After wearing glasses for many years, people may find it difficult to switch to contacts. Here are a few benefits of contact lens use to help you see if they would be a right fit for your eyes.

  1. Sports Friendly. Lenses don’t get in the way when playing sports and exercising. There are prescription goggles available, however they are often expensive and limited in their use outside of sports. 
  1. Fog Friendly: Lenses don’t get fogged up in cold weather, or when wearing a mask. It is a huge inconvenience, during a pandemic, when wearing a mask and glasses is a guaranteed way to fog up.
  1. Easy Replacement:  Your prescription changes over time. This pace can accelerate with age, with excessive screen time and other factors. Contact lenses are more flexible in that you are not committed to the same prescription for years. Once your supply of lenses runs out, replacing them with ones with an updated prescription ensures your eyes are seeing to its full potential. 
  1. Less Distortion: Since contacts sit on your eye, it gives you a wider field of view. This provides less peripheral distortion compared to glasses.
  1. Colour Experimentation: Lenses give you the ability to experiment with different colour lenses that can change your eye color. 

Contact Lenses Cons

  1. Application Pains: Putting in contact lenses can be difficult. People may have trouble applying and removing a contact lens but proper technique and practice should rectify this in most cases.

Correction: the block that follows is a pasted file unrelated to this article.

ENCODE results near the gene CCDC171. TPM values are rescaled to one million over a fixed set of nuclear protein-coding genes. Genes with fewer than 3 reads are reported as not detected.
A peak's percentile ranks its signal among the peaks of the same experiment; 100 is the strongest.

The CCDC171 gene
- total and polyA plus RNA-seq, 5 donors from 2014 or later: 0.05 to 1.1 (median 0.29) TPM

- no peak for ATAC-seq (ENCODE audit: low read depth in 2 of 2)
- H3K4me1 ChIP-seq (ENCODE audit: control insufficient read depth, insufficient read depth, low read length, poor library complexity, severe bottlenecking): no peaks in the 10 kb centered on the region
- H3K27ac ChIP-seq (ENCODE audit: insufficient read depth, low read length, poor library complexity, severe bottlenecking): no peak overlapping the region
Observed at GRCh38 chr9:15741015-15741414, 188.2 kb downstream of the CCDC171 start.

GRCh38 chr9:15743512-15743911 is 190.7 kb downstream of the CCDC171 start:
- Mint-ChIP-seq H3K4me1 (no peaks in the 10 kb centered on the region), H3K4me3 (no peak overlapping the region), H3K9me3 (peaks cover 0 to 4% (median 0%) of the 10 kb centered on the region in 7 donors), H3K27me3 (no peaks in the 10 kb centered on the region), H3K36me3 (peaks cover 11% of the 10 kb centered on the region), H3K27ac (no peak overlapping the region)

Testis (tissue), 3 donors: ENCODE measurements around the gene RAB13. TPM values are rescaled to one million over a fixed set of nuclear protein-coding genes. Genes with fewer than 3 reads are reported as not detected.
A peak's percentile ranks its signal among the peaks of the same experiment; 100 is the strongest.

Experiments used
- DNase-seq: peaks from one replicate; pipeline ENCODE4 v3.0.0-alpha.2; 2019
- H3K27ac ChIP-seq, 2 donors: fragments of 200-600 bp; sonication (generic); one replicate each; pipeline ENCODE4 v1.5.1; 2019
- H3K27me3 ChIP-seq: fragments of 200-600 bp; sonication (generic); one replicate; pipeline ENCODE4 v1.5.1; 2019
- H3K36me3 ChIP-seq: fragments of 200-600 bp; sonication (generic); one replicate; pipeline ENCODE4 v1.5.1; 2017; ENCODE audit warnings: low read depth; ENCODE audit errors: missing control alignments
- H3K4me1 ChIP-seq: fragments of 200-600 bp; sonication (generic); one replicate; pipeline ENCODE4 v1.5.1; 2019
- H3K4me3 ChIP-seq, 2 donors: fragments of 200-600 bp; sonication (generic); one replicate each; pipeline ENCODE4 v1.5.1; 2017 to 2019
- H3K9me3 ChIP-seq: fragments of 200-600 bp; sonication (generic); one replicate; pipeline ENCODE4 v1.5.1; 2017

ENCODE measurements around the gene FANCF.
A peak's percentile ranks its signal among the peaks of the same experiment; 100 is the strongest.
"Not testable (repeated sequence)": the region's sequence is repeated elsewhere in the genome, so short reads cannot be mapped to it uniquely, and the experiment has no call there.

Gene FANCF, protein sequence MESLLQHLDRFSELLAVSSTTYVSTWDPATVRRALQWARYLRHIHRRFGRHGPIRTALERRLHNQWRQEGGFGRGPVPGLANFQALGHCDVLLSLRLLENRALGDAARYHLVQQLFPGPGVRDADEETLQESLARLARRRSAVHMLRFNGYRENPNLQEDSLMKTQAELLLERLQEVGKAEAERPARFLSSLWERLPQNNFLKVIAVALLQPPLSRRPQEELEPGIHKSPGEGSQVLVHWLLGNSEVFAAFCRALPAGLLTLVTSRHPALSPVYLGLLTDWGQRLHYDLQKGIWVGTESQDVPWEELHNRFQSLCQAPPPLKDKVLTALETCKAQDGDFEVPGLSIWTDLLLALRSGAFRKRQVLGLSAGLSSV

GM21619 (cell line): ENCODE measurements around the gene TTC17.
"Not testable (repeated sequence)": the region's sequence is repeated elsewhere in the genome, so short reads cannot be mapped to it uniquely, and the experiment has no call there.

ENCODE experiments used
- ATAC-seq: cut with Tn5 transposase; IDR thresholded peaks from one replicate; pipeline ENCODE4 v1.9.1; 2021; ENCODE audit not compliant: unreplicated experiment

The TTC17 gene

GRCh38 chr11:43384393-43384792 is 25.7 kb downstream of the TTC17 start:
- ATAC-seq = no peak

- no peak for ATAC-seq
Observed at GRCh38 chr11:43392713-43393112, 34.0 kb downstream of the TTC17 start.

2. More Effort: Glasses require very little upkeep, aside from trying to avoid damaging them and keeping them clean. Contact lenses on the other hand require a high level of cleanliness and care each day. If the hygienic demands of contact lenses are too much, it is best to use glasses, as otherwise you risk eye infections.
  3. Expensive: Contact lenses can be costly, especially with dailies. Not only in their initial purchase, and frequency of repurchase, but the continued need for contact lens solutions and artificial tears.
  4. Computer Vision Syndrome: Also known as digital eye strain. Contact lenses can likely contribute to computer vision syndrome symptoms. Learning how to manage our habits in front of a screen can help prolong our eye health for years to come. Take our quiz below.